BIRMINGHAM, MICH. (May 14, 4:10 p.m. ET) — General Motors Co. and Chrysler Group learned some very hard lessons during their 2009 bankruptcies, including one taught by their Japanese competitors: Better supplier relations pay dividends. There's increasing evidence to show that lesson is taking root.
An annual report on how suppliers view their automaker customers finds that GM and Chrysler have reduced dramatically the supplier-relations gap with perennial leaders Toyota Motor Corp. and Honda Motor Co. — in part because those Japanese automakers have fallen from their former pedestals.
Better supplier relations for automakers lead to lower pricing, quicker sharing of technology and better-quality parts, said John Henke Jr., president of Planning Perspectives Inc., a Birmingham consulting firm that conducted the annual survey of North American suppliers.
Among the findings:
— While still tops among the six largest North American automakers, Toyota and Honda slid to their lowest-ever scores.
— Chrysler and GM had their highest scores ever, extending a string of annual improvements that began in 2009.
— Supplier relations for Ford Motor Co. and Nissan Motor Co. remain about where they have been since 2010: behind Toyota and Honda and ahead of GM and Chrysler.
— The difference between the best and worst companies' scores is the smallest ever.
Henke said GM purchasing chief Bob Socia and the late Dan Knott, who until April had been head of purchasing for Chrysler, deserve credit for their companies' vast improvements.
Socia “firmly believed in the importance of good supplier relations; you can see what Dan Knott had done at Chrysler,” Henke told Automotive News.
“They were influencing the culture” at their companies, he said, comparing their impact to “what Tom Stallkamp [retired head of Chrysler purchasing] and Francois Castaing [retired Chrysler head of engineering] had done in the halcyon days of Chrysler of the mid-1990s,” when Chrysler enjoyed exceptionally positive relations with suppliers.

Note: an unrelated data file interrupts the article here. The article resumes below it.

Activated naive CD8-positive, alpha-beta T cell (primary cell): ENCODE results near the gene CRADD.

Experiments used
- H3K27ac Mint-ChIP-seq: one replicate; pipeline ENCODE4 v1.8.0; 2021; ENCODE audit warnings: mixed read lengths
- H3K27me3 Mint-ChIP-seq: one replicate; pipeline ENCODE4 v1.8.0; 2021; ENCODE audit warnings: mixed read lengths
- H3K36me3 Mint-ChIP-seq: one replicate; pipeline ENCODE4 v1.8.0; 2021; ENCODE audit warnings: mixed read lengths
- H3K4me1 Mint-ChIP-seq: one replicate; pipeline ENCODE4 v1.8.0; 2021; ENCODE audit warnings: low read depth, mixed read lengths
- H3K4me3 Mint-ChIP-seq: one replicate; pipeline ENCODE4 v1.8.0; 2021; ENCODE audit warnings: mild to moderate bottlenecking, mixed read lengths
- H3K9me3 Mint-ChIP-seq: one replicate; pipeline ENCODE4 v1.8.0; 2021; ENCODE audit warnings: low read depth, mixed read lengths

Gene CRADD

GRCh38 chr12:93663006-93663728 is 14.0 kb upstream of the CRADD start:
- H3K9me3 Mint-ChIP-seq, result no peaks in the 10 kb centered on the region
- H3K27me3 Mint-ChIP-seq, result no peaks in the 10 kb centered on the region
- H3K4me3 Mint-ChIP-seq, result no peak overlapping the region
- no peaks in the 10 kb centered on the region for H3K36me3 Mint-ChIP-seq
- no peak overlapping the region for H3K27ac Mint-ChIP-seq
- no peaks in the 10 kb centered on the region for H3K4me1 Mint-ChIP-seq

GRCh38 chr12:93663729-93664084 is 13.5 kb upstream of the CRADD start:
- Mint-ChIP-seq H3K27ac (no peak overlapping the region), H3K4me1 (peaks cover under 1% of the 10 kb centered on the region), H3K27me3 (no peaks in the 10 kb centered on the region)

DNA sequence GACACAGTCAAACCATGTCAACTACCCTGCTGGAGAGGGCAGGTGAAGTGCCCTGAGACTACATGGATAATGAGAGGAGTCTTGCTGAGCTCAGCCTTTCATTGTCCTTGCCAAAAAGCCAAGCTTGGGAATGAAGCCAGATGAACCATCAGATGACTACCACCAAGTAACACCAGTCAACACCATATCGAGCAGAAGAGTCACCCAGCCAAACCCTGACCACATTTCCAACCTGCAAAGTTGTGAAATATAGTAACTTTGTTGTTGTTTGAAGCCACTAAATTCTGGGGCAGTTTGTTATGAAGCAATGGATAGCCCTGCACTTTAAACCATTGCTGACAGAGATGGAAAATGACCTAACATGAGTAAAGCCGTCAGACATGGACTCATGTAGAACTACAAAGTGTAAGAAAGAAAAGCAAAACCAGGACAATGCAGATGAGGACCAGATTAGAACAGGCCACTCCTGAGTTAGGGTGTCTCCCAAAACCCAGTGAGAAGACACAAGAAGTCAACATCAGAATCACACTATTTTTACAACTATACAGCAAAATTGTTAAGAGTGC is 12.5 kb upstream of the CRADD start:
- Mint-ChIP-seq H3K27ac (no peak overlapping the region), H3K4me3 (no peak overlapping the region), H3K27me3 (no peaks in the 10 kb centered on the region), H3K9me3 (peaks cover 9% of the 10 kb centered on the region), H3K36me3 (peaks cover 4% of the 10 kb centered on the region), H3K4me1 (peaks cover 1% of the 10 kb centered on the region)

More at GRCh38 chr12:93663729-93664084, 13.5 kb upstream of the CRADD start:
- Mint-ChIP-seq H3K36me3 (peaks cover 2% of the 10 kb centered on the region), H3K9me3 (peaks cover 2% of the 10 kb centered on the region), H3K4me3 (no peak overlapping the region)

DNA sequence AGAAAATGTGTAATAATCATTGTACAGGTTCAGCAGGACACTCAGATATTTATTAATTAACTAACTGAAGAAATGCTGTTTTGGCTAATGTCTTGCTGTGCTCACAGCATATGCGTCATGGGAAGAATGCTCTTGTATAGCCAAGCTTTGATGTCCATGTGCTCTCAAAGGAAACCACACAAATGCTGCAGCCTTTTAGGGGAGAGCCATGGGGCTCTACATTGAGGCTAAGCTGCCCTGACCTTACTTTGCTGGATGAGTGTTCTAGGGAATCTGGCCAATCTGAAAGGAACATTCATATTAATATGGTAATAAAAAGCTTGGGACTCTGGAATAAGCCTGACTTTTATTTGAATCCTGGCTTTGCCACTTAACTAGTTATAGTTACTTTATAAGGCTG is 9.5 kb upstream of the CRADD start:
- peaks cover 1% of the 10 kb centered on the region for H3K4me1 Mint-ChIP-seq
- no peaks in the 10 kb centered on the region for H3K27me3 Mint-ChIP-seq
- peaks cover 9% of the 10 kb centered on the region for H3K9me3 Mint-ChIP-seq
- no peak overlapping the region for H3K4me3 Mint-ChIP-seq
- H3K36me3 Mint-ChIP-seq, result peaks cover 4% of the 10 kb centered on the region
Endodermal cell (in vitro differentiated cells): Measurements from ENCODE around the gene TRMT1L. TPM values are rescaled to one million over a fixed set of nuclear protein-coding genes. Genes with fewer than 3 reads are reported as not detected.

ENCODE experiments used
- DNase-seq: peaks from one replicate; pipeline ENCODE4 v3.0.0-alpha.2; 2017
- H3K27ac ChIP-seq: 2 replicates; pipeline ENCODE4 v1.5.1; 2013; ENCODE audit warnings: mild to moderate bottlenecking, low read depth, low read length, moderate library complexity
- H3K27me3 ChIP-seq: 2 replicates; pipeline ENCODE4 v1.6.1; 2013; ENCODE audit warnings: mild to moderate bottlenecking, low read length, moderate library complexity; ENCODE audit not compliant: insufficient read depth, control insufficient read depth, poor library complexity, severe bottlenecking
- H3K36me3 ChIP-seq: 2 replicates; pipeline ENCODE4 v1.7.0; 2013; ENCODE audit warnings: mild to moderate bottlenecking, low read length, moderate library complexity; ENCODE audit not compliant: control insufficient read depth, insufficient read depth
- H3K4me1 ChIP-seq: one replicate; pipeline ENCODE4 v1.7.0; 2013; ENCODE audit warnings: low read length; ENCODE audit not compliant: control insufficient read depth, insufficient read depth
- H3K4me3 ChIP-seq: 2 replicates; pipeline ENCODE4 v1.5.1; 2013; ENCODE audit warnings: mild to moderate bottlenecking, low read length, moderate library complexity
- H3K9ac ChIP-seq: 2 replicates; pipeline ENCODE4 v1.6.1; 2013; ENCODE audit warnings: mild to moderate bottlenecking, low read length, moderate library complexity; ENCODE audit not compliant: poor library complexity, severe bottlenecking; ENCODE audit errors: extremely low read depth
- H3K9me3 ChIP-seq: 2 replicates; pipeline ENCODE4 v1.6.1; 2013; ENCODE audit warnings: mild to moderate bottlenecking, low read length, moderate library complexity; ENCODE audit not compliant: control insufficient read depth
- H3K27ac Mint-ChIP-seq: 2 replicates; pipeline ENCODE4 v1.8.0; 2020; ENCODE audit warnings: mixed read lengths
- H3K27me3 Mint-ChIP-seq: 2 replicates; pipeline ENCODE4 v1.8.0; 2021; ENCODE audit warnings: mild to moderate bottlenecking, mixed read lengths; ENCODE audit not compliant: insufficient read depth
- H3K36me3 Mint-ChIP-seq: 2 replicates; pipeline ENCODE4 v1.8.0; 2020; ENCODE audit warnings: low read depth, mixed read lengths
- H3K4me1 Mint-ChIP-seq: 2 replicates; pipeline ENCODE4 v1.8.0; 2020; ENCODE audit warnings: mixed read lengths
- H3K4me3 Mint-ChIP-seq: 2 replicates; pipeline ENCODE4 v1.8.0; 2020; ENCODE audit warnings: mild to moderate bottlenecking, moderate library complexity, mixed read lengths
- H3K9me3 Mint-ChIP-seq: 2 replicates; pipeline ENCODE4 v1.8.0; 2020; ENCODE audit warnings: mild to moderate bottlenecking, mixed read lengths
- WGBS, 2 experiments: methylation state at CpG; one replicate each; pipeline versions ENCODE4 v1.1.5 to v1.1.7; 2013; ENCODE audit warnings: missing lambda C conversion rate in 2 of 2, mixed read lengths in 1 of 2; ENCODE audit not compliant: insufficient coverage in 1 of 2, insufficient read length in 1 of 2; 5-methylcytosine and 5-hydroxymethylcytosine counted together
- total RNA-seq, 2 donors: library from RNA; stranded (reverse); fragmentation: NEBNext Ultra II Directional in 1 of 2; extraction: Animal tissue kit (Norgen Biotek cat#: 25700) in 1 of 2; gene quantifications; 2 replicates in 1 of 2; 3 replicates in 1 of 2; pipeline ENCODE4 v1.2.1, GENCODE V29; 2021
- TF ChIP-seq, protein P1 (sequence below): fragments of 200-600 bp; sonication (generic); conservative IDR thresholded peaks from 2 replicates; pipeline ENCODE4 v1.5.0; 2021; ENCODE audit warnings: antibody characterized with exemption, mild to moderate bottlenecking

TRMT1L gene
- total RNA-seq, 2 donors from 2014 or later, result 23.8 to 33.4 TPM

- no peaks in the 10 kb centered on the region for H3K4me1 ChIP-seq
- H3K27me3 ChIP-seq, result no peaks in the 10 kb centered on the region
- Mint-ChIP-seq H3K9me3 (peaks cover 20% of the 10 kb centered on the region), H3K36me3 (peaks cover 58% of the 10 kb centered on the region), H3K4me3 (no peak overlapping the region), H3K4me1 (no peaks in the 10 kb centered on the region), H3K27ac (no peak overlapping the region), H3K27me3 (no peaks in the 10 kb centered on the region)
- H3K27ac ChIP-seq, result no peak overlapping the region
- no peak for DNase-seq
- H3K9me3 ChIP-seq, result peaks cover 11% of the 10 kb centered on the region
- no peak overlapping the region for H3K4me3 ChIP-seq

‘Work to do'
The survey has the attention of automakers.
“We continue to recognize how important our suppliers are to our success,” Bob Young, Toyota's vice president of purchasing for North America, said in a statement. “While we appreciate our ranking position, we clearly understand we have work to do in strengthening our relationships.”
Bob Mowery, GM's executive director for supplier relations, said in a statement: “We'd like to be No. 1 in all areas. We're committed to driving these improvements across the entire organization and down to the buyer levels.”
A Honda spokesman said this year's survey indicates “that supplier relationships are getting stronger, and that helps everybody. We came here 30 years ago with a concept of respect for suppliers and mutual respect for everyone, and we haven't changed our way of thinking or our way of doing business.”
But Henke says Toyota and Honda dropped because their purchasers of parts today aren't following the same practices that once made the two Japanese automakers the gold standard of supplier relations.
“What we really have here is a behavioral issue,” he said. “More training is going to be absolutely necessary to get them back to where they should be.”
GM and Chrysler have discovered what good supplier relations can generate, and they don't want those gains to erode.
“It's reasonable to expect that both of those companies are going to continue to do exceedingly well with their suppliers because they realize the importance of doing so,” Henke said.
He said GM and Chrysler were forced by their bankruptcies to work more closely with their supply base just to survive. When they emerged from bankruptcy, the companies continued those efforts, resulting in higher scores. Ford underwent its own transformation, beginning in 2007, but its efforts have stalled over the past three years.
“Ford knows they've got to do better. But I'm under the impression that Ford is taking a less-focused approach than have GM and Chrysler,” Henke said.
For automakers, the benefits of maintaining and improving their relationships with suppliers are numerous, as are the risks of failing to do so.